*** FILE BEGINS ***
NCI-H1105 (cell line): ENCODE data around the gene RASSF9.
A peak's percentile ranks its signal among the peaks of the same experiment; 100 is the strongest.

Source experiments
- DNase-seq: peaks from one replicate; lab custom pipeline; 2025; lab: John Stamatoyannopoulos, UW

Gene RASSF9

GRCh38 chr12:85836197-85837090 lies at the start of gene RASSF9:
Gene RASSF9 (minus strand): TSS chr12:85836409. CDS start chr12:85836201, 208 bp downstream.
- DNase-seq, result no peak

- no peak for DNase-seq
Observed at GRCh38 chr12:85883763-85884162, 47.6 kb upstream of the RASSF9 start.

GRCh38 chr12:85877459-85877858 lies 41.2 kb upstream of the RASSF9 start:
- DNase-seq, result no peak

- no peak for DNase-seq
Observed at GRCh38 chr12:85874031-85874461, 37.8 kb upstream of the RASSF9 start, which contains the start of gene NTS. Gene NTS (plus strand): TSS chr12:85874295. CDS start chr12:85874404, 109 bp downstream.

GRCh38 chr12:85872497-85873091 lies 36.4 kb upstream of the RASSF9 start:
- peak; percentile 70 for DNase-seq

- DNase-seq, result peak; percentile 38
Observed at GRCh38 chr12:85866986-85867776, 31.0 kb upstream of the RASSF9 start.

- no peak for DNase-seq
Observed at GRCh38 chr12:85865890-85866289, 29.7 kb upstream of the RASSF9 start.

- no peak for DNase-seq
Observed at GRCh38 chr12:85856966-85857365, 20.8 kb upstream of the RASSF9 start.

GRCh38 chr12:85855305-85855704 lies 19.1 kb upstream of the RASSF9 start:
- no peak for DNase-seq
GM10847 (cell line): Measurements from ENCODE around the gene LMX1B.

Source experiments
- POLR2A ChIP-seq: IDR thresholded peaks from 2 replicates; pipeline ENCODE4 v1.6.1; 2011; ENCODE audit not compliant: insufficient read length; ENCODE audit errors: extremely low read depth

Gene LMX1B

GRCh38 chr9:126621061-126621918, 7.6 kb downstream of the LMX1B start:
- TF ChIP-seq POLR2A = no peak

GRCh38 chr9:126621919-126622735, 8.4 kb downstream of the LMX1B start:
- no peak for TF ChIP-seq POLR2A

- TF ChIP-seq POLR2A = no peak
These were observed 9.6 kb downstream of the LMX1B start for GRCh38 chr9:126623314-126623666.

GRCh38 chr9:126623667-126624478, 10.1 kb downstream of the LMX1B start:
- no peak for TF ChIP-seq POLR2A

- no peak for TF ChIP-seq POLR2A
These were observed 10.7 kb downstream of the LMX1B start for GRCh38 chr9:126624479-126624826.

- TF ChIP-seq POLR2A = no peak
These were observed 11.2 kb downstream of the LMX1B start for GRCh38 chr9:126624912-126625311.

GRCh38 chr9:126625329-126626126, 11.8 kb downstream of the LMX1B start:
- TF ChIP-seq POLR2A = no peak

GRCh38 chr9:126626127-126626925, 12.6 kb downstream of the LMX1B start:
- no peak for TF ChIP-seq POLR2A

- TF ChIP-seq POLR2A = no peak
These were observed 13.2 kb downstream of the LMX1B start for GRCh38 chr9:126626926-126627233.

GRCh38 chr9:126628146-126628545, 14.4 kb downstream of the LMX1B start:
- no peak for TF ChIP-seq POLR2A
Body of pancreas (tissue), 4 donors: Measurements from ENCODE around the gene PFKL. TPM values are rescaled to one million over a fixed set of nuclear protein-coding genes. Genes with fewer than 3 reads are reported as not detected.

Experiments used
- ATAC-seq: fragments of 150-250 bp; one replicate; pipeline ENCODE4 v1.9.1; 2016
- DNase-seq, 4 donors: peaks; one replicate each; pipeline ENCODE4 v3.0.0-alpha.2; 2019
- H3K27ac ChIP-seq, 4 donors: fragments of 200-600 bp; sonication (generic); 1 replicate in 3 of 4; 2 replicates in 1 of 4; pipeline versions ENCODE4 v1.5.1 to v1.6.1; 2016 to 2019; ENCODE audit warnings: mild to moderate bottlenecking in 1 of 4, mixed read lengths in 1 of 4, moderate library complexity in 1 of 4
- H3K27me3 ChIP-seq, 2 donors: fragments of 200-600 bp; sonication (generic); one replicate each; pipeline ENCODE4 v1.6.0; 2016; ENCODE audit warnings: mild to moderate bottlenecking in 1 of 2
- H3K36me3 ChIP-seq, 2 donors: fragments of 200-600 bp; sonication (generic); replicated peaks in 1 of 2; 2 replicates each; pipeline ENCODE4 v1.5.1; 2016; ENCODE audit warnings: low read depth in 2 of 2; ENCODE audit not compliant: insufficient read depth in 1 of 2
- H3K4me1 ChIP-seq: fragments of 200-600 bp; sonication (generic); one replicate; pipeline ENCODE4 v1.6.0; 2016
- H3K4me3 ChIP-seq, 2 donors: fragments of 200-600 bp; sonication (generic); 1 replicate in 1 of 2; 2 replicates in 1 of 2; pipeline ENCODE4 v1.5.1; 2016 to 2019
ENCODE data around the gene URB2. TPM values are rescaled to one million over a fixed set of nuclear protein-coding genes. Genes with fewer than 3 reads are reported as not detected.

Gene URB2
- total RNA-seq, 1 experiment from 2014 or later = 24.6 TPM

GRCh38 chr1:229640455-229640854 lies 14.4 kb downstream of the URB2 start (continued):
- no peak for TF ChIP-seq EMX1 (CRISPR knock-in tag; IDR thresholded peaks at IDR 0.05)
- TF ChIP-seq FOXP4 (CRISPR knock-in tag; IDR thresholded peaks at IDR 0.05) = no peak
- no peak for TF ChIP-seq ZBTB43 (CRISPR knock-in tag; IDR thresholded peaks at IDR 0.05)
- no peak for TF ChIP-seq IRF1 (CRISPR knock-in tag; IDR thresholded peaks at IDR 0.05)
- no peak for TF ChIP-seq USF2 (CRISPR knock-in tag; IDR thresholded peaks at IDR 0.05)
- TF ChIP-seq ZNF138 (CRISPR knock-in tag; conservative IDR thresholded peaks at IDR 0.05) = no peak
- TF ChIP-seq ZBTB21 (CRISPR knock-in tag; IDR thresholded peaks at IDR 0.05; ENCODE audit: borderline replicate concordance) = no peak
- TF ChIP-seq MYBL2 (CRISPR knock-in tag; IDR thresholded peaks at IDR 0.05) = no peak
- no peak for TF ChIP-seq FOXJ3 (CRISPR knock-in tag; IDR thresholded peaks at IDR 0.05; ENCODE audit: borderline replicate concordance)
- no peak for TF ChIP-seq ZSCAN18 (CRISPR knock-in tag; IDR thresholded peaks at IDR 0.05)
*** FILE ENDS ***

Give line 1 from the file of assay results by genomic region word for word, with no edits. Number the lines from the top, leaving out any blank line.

NCI-H1105 (cell line): ENCODE data around the gene RASSF9.